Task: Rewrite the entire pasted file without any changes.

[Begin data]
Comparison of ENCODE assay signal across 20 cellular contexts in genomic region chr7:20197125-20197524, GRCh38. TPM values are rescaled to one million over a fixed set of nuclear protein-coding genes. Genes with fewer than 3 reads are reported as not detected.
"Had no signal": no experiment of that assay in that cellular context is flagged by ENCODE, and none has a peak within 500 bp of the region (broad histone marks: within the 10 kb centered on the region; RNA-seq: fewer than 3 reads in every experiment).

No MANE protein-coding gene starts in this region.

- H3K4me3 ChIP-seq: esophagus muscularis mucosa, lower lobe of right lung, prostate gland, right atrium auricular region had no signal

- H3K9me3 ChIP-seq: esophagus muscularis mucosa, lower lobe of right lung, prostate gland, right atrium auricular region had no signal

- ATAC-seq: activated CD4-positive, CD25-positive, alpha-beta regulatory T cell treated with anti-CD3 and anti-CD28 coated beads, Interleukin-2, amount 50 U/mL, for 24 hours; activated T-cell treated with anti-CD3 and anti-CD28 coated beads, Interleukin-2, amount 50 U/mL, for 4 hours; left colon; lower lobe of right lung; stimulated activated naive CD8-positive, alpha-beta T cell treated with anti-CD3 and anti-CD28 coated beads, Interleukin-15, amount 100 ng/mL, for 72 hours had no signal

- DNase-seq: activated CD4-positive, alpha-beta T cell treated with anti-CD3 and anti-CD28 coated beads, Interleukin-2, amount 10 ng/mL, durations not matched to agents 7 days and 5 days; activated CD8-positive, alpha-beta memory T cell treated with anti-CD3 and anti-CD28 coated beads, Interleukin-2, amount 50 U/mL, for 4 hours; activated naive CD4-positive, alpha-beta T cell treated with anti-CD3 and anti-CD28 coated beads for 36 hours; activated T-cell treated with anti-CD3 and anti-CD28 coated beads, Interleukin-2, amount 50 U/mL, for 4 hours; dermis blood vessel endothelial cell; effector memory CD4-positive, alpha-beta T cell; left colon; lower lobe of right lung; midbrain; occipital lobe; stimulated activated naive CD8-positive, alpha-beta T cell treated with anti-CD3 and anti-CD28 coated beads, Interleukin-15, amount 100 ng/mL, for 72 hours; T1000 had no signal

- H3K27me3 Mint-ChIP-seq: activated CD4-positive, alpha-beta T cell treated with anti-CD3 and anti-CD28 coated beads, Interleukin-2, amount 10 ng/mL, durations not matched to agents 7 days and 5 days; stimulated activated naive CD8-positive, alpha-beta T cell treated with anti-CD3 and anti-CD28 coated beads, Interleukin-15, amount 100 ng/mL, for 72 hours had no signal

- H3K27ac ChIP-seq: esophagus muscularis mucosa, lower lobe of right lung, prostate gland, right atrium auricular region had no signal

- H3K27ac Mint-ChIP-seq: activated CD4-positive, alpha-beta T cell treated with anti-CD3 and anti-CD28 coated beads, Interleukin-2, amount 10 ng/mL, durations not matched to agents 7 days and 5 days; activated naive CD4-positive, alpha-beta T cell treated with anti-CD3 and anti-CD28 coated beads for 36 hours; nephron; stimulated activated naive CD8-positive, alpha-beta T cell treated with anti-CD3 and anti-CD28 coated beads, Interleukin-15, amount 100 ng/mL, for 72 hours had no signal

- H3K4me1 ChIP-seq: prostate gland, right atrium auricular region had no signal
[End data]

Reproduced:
Comparison of ENCODE assay signal across 20 cellular contexts in genomic region chr7:20197125-20197524, GRCh38. TPM values are rescaled to one million over a fixed set of nuclear protein-coding genes. Genes with fewer than 3 reads are reported as not detected.
"Had no signal": no experiment of that assay in that cellular context is flagged by ENCODE, and none has a peak within 500 bp of the region (broad histone marks: within the 10 kb centered on the region; RNA-seq: fewer than 3 reads in every experiment).

No MANE protein-coding gene starts in this region.

- H3K4me3 ChIP-seq: esophagus muscularis mucosa, lower lobe of right lung, prostate gland, right atrium auricular region had no signal

- H3K9me3 ChIP-seq: esophagus muscularis mucosa, lower lobe of right lung, prostate gland, right atrium auricular region had no signal

- ATAC-seq: activated CD4-positive, CD25-positive, alpha-beta regulatory T cell treated with anti-CD3 and anti-CD28 coated beads, Interleukin-2, amount 50 U/mL, for 24 hours; activated T-cell treated with anti-CD3 and anti-CD28 coated beads, Interleukin-2, amount 50 U/mL, for 4 hours; left colon; lower lobe of right lung; stimulated activated naive CD8-positive, alpha-beta T cell treated with anti-CD3 and anti-CD28 coated beads, Interleukin-15, amount 100 ng/mL, for 72 hours had no signal

- DNase-seq: activated CD4-positive, alpha-beta T cell treated with anti-CD3 and anti-CD28 coated beads, Interleukin-2, amount 10 ng/mL, durations not matched to agents 7 days and 5 days; activated CD8-positive, alpha-beta memory T cell treated with anti-CD3 and anti-CD28 coated beads, Interleukin-2, amount 50 U/mL, for 4 hours; activated naive CD4-positive, alpha-beta T cell treated with anti-CD3 and anti-CD28 coated beads for 36 hours; activated T-cell treated with anti-CD3 and anti-CD28 coated beads, Interleukin-2, amount 50 U/mL, for 4 hours; dermis blood vessel endothelial cell; effector memory CD4-positive, alpha-beta T cell; left colon; lower lobe of right lung; midbrain; occipital lobe; stimulated activated naive CD8-positive, alpha-beta T cell treated with anti-CD3 and anti-CD28 coated beads, Interleukin-15, amount 100 ng/mL, for 72 hours; T1000 had no signal

- H3K27me3 Mint-ChIP-seq: activated CD4-positive, alpha-beta T cell treated with anti-CD3 and anti-CD28 coated beads, Interleukin-2, amount 10 ng/mL, durations not matched to agents 7 days and 5 days; stimulated activated naive CD8-positive, alpha-beta T cell treated with anti-CD3 and anti-CD28 coated beads, Interleukin-15, amount 100 ng/mL, for 72 hours had no signal

- H3K27ac ChIP-seq: esophagus muscularis mucosa, lower lobe of right lung, prostate gland, right atrium auricular region had no signal

- H3K27ac Mint-ChIP-seq: activated CD4-positive, alpha-beta T cell treated with anti-CD3 and anti-CD28 coated beads, Interleukin-2, amount 10 ng/mL, durations not matched to agents 7 days and 5 days; activated naive CD4-positive, alpha-beta T cell treated with anti-CD3 and anti-CD28 coated beads for 36 hours; nephron; stimulated activated naive CD8-positive, alpha-beta T cell treated with anti-CD3 and anti-CD28 coated beads, Interleukin-15, amount 100 ng/mL, for 72 hours had no signal

- H3K4me1 ChIP-seq: prostate gland, right atrium auricular region had no signal